In order to prevent the systems from becoming havens for fraudsters and money launderers, the countries should consider offering their own cryptocurrencies, says Christine Lagarde, head of the International Monetary Fund (IMF).
Referring to the emerging fintech industry, Lagarde added that it offers many opportunities as many consumers worry about using their bank accounts to buy goods and services due to privacy-related issues.
“The advantage is clear. Your payment would be immediate, safe, cheap, and potentially semi-anonymous. And central banks would retain a sure footing in payments. In addition, they would offer a more level playing field for competition, and a platform for innovation. Meanwhile, your bank or fellow entrepreneurs would have ensured a friendly user experience based on the latest technologies,” said Lagarade at the fintech conference in Singapore.
She added that central banks should seriously consider creating digital cash for the management of private financial transaction, or risk the establishment of privately-managed networks for the provision of such services. According to the IMF research, only central banks could develop a legitimate system of management of digital currencies, as such institutions only could prevent customers’ funds being stolen or misused.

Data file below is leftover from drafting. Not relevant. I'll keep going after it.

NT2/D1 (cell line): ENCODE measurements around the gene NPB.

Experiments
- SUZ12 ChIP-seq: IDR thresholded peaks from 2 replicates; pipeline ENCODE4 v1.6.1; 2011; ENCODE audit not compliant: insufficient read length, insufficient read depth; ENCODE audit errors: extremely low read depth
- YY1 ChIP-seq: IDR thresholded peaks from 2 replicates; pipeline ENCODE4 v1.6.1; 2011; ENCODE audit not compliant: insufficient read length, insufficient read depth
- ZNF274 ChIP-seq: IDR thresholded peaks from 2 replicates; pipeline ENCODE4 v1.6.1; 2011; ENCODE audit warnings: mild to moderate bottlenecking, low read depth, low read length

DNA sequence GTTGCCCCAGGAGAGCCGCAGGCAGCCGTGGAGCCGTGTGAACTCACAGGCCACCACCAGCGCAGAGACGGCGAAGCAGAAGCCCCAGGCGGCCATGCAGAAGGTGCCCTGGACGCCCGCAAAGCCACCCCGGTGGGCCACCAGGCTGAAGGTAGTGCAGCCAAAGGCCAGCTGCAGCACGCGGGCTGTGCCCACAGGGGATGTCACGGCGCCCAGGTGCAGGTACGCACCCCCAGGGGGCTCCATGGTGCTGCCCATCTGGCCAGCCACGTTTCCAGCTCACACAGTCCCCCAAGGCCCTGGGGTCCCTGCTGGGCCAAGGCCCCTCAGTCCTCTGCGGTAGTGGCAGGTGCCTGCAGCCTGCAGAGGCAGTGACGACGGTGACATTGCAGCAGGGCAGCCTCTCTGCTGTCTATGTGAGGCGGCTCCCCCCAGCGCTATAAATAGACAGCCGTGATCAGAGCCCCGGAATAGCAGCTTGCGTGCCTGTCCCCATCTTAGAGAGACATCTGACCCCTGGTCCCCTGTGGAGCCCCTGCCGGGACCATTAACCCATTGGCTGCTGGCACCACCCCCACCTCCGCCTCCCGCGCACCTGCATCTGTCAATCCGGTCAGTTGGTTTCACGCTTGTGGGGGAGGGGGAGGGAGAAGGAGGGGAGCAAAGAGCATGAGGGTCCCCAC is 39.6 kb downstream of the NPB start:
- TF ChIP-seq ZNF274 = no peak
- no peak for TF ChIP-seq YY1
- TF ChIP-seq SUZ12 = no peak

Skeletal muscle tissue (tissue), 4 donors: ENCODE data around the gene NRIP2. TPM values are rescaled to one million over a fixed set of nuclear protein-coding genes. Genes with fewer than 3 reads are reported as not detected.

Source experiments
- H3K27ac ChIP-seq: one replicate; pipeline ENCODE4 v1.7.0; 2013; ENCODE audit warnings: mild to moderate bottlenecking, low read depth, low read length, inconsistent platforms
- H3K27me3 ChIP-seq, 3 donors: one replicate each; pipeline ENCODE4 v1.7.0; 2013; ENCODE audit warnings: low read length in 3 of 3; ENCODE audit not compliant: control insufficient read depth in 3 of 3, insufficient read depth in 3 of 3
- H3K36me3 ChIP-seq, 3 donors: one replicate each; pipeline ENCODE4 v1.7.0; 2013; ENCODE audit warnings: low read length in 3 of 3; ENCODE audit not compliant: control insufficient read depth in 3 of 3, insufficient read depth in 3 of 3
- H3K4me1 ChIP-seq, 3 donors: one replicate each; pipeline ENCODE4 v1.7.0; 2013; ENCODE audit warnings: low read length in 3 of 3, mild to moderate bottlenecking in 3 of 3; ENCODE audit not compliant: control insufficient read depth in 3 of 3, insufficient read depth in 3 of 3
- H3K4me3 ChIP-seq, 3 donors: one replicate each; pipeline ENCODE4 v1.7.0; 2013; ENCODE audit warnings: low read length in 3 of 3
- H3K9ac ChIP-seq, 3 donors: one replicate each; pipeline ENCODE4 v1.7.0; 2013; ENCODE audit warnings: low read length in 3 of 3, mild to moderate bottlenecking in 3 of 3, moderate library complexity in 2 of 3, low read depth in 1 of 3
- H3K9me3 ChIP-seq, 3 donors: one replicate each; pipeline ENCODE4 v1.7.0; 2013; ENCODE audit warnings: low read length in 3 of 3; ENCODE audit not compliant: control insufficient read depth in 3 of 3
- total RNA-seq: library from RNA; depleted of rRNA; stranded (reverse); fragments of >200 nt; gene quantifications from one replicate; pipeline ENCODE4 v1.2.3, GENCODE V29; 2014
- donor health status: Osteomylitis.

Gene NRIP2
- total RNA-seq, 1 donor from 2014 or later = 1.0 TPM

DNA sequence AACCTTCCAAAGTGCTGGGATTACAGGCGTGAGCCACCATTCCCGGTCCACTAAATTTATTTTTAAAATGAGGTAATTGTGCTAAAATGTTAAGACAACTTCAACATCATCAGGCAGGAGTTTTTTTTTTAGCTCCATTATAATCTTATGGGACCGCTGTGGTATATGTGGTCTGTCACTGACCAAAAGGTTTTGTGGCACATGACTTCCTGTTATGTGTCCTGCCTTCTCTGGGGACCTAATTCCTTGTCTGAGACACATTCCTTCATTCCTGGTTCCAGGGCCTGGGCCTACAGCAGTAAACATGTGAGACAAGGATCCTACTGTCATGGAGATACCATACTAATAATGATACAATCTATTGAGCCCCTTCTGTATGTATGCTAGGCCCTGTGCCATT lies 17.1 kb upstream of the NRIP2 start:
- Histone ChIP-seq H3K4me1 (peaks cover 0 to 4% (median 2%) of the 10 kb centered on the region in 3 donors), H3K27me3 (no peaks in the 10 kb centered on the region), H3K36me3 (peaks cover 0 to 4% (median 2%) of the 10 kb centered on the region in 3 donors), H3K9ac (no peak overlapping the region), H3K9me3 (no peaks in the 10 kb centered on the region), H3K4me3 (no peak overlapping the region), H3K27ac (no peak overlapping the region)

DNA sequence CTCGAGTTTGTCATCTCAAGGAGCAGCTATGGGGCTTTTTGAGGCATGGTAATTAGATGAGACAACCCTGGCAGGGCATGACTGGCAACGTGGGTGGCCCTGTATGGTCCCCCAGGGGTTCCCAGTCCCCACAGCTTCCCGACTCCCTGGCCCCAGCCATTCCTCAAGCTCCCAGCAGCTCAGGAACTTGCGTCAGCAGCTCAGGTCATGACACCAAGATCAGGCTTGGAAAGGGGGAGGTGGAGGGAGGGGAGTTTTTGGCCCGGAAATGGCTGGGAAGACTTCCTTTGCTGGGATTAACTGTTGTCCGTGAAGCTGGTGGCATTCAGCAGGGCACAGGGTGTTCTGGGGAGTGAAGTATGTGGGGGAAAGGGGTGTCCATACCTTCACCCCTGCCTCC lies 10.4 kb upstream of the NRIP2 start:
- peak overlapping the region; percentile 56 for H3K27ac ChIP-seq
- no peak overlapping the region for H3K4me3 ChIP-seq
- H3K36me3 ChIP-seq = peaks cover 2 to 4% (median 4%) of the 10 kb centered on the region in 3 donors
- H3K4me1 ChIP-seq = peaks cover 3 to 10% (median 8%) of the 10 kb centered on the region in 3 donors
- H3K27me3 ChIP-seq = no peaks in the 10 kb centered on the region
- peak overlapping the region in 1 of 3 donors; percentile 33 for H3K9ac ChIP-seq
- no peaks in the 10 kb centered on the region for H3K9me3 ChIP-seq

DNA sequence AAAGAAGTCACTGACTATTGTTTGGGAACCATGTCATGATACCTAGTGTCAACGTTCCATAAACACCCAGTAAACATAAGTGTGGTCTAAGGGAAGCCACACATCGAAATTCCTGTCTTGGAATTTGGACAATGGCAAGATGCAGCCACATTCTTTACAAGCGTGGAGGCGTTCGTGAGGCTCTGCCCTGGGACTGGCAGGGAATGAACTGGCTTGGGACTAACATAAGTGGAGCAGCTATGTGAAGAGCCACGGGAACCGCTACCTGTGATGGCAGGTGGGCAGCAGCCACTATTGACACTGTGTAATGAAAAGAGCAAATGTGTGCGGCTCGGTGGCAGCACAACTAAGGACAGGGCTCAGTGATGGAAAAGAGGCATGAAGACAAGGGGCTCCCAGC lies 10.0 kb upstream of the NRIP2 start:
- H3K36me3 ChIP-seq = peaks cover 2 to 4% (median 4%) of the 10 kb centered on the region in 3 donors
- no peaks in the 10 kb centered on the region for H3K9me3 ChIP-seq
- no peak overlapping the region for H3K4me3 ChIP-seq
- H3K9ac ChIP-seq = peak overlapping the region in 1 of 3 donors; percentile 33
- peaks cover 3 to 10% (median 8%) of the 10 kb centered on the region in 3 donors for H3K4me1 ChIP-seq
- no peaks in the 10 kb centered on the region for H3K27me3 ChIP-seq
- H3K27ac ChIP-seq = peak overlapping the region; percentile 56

“A new wind is blowing, that of digitalization. In this new world, we meet anywhere, anytime. The town square is back – virtually, on our smartphones. We exchange information, services, even emojis, instantly … peer to peer, person to person,” said Lagarde while emphasizing that “ …money itself is changing. We expect it to become more convenient and user-friendly, perhaps even less serious looking. We expect it to be integrated with social media, readily available for online and person-to-person use, including micropayments. And, of course, we expect it to be cheap and safe, protected against criminals and prying eyes,” concluded Lagarde.
Apparently, Sweden’s central bank has also done research in this area while IMF has applauded efforts of China, Canada, and Uruguay to move forward with plans to create a national digital currency.